Job Description for Mechanical Engineers
Mechanical engineering is one of the largest engineering specialties. Engineers in this discipline work on power-producing machines including internal combustion engines, electric generators and steam and gas turbines. They also work on power-using machines such as machine tools, material-handling systems, industrial production equipment, refrigeration and air-conditioning equipment, elevators and escalators and robots used in manufacturing. Some mechanical engineers design tools that other engineers need for their work. Furthermore, mechanical engineers work in maintenance manufacturing, agriculture production or technical sales. Many mechanical engineers have the potential to become managers or administrators.
Employment is projected to grow slower than the average for all occupations.
A bachelor’s degree in engineering is required for most entry-level jobs, but some research positions may require a graduate degree.
Continuing education is imperative for engineers in order to keep pace with developments in technology.
Starting salaries are among the highest of all college graduates.
Work Environment for Mechanical Engineers
Most mechanical engineers work in laboratories, offices or industrial plants. Some may work outdoors at construction sites or oil, gas and production sites, where they oversee operations or work through onsite issues. Mechanical engineers may travel to domestic and international worksites and plants.
Typically, mechanical engineers work a 40-hour week. Sometimes, design standards or deadlines may bring added pressure to a job, resulting in engineers working longer hours.
Education, Training and Licensing
Mechanical engineers typically possess a bachelor’s degree, with some fundamental research positions requiring a graduate degree. Engineers who offer their services to the public must be licensed. Engineers must keep current with rapidly changing technology, so continuing education is imperative.
A bachelor’s degree in engineering is required for almost all entry-level engineering jobs. College graduates with a degree in a natural science or mathematics occasionally may qualify for some engineering jobs, especially in specialties that are in high demand. Most engineering degrees are granted in electrical and electronics engineering, mechanical engineering, and civil engineering. However, engineers trained in one branch may work in related branches. For example, many aerospace engineers have training in mechanical engineering. This flexibility allows employers to meet staffing needs in new technologies and specialties in which engineers may be in short supply. It also allows engineers to shift to fields with better employment prospects or to those which more closely match their interests.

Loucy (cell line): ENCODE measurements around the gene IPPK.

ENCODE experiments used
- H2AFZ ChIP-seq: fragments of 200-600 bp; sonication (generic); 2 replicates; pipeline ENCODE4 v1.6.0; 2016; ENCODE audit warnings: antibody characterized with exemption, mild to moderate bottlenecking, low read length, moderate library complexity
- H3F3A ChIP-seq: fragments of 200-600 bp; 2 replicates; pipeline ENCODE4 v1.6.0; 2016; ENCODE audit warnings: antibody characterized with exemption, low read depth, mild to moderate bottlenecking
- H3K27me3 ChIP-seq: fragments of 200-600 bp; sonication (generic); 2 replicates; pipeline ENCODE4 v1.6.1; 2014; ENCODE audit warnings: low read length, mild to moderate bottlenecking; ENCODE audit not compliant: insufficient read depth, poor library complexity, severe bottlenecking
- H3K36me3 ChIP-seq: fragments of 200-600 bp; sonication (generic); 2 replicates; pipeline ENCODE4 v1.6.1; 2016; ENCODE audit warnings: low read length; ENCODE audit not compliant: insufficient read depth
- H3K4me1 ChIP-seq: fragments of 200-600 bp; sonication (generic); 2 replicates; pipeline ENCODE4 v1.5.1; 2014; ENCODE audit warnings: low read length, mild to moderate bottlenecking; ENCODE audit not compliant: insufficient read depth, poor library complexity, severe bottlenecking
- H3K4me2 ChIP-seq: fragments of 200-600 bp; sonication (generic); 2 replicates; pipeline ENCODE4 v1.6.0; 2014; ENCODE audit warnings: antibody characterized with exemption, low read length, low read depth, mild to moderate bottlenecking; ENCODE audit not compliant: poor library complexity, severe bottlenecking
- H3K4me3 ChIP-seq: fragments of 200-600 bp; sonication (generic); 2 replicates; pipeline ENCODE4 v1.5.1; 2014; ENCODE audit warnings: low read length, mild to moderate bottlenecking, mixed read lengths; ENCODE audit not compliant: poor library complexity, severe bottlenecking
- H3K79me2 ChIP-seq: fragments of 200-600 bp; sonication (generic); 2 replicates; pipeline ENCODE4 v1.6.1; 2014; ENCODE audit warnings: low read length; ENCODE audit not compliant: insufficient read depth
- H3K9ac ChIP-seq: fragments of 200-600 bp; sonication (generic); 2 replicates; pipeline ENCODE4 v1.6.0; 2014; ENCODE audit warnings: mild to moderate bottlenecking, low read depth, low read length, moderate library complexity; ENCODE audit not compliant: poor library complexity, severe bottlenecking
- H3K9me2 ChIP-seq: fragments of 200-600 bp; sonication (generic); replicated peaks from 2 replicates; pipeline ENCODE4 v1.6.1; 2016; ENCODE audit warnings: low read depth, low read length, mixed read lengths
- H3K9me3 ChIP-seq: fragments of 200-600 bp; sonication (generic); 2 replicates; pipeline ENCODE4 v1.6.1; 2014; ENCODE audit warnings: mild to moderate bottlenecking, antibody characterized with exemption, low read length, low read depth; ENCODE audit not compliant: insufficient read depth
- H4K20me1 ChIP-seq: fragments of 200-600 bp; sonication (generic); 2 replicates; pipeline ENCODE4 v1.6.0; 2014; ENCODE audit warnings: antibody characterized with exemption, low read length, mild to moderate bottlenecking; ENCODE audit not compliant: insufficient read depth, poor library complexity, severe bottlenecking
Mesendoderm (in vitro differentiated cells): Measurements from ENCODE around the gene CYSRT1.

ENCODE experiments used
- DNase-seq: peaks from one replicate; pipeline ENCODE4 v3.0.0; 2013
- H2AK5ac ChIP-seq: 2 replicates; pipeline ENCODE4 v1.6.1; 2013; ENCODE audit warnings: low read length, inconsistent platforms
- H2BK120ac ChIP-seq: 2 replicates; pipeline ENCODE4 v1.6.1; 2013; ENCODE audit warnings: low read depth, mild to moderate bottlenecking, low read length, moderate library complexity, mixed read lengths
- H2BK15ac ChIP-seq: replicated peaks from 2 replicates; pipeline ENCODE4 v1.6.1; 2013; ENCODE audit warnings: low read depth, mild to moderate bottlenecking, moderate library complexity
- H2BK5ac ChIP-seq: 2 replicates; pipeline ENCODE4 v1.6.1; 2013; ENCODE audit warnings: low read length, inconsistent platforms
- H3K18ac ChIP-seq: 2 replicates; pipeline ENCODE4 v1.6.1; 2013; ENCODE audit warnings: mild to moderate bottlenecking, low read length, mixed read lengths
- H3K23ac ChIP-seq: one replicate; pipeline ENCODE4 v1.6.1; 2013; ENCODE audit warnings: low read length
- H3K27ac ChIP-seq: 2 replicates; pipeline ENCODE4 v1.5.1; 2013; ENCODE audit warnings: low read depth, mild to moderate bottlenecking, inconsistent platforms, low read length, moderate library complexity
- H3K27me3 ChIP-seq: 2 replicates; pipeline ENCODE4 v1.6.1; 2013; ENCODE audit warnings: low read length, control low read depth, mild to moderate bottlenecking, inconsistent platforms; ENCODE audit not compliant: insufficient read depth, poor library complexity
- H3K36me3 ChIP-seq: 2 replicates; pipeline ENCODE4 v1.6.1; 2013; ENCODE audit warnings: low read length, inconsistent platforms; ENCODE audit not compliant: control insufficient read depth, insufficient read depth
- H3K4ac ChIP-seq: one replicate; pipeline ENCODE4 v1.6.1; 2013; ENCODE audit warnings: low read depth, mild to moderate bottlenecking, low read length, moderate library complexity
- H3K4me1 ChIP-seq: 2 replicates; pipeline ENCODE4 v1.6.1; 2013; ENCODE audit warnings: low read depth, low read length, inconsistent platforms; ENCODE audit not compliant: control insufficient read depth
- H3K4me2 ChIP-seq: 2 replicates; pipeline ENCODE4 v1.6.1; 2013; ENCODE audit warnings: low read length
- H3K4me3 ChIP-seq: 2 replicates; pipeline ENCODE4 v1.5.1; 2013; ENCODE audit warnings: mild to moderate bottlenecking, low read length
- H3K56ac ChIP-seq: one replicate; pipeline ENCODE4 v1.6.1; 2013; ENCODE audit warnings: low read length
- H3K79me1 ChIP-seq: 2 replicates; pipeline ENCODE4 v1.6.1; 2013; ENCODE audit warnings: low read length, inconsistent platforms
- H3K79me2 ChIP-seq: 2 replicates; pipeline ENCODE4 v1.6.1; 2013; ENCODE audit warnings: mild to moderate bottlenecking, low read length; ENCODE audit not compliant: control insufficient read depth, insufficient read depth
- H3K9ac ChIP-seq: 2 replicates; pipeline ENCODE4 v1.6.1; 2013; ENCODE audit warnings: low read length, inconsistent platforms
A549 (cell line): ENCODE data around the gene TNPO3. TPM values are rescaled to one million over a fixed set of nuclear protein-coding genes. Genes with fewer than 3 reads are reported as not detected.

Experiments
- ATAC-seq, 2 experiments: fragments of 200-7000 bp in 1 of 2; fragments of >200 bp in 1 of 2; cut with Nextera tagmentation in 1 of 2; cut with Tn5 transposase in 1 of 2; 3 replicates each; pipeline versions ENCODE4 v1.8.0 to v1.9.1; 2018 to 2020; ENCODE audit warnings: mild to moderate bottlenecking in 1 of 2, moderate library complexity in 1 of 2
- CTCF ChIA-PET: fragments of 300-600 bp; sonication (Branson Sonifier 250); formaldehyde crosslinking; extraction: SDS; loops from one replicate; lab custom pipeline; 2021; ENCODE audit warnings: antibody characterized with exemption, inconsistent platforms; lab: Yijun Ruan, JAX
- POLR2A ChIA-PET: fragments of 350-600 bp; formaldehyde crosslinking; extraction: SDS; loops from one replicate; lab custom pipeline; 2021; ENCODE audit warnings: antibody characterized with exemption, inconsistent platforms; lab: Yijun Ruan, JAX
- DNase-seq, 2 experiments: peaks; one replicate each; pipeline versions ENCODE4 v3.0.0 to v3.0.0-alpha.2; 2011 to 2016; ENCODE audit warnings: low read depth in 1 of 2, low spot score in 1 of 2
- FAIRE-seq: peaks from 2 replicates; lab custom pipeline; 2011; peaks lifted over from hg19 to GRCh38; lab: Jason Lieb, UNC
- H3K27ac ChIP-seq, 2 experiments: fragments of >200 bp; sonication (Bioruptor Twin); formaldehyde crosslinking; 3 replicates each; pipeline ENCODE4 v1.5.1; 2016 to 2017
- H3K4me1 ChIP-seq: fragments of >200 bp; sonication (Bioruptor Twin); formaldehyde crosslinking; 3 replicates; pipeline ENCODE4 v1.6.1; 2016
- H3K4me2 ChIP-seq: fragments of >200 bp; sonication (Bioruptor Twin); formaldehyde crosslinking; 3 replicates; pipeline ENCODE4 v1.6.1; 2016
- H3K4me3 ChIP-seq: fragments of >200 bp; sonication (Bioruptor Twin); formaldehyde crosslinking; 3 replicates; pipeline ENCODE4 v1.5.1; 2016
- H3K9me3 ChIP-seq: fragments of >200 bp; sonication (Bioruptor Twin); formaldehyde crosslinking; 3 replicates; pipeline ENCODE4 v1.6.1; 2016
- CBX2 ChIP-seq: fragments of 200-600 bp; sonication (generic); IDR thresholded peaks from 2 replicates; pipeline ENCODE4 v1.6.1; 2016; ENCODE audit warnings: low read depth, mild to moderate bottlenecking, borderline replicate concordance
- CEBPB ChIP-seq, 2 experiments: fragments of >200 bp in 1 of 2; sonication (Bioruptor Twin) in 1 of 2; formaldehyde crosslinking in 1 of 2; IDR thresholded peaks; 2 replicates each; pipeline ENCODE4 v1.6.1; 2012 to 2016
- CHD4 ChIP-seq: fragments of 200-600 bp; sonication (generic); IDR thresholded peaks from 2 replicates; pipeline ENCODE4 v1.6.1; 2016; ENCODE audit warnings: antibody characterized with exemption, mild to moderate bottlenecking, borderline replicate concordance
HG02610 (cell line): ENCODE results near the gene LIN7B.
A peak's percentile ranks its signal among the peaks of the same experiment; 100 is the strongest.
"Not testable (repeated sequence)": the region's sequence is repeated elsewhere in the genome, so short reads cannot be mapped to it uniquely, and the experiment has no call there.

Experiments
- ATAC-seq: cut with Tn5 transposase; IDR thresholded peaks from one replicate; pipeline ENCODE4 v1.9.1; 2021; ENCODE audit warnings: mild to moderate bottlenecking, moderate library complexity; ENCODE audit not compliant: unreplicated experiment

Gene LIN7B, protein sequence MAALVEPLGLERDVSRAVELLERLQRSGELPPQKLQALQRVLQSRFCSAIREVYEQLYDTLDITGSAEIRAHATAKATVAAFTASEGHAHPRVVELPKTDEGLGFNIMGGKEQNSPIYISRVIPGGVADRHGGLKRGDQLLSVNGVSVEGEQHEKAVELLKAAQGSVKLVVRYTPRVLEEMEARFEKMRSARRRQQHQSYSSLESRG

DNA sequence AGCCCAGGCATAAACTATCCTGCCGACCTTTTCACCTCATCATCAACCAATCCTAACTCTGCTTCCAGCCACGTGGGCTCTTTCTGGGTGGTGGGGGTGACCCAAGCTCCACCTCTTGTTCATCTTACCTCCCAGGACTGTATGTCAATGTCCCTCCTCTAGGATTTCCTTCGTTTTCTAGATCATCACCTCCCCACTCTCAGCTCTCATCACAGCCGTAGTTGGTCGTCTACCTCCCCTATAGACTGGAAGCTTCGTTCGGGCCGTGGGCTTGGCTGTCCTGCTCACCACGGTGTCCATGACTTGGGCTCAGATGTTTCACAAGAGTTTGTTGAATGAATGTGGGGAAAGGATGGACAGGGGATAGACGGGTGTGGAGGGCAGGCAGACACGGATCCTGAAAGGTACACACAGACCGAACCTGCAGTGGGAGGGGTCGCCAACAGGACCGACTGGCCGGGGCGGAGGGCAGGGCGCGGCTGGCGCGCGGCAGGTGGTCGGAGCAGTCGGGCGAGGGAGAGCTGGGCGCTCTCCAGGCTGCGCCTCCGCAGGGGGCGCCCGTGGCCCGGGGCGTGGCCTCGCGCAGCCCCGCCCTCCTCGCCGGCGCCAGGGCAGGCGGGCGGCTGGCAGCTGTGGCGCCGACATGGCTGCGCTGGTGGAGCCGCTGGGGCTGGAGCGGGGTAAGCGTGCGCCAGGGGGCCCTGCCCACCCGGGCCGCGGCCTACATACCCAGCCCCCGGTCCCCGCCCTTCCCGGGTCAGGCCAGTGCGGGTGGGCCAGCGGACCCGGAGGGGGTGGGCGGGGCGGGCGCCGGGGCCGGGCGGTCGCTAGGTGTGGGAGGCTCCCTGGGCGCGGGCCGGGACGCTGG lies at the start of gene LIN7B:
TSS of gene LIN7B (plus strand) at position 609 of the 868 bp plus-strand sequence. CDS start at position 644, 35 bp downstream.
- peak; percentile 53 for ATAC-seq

Most engineering programs include study in an engineering specialty, with additional courses in both physical and life sciences and mathematics. Several programs also incorporate courses in general engineering. Most programs include a design course, accompanied by a computer or laboratory class, or both. Often, general courses not directly related to engineering, such as those in the social sciences or humanities, also are required.
Additionally, many colleges offer 2-year or 4-year degree programs in engineering technology, beyond the standard engineering degree. These programs usually include numerous hands-on laboratory classes.
Employment Figures, Projections, Outlook and Earnings
Mechanical engineers held 232,660 jobs in May 2009, according to research published by the U.S. Bureau of Labor Statistics (BLS). Most mechanical engineers held positions including design engineer, product engineer, mechanical design engineer, process engineer, equipment engineer, design maintenance engineer; chassis systems engineer systems engineer and commissioning engineer.
The BLS expects employment in this field to grow 6% from 2008 to 2018, which is slower than the average for all occupations. Some new job opportunities will be created through the effects of emerging technologies in biotechnology, materials science, and nanotechnology. Other opportunities outside of mechanical engineering will exist, as the skills acquired through earning a mechanical engineering degree can often apply to other engineering specialties.
BLS reports indicate that the median annual wage for salaried mechanical engineers was $77,020 in May 2009. The middle 50% earned between $61,220 and $96,740. While the lowest 10% had an annual income at or below $49,730 the top 10% earned upwards of $117,550 per year.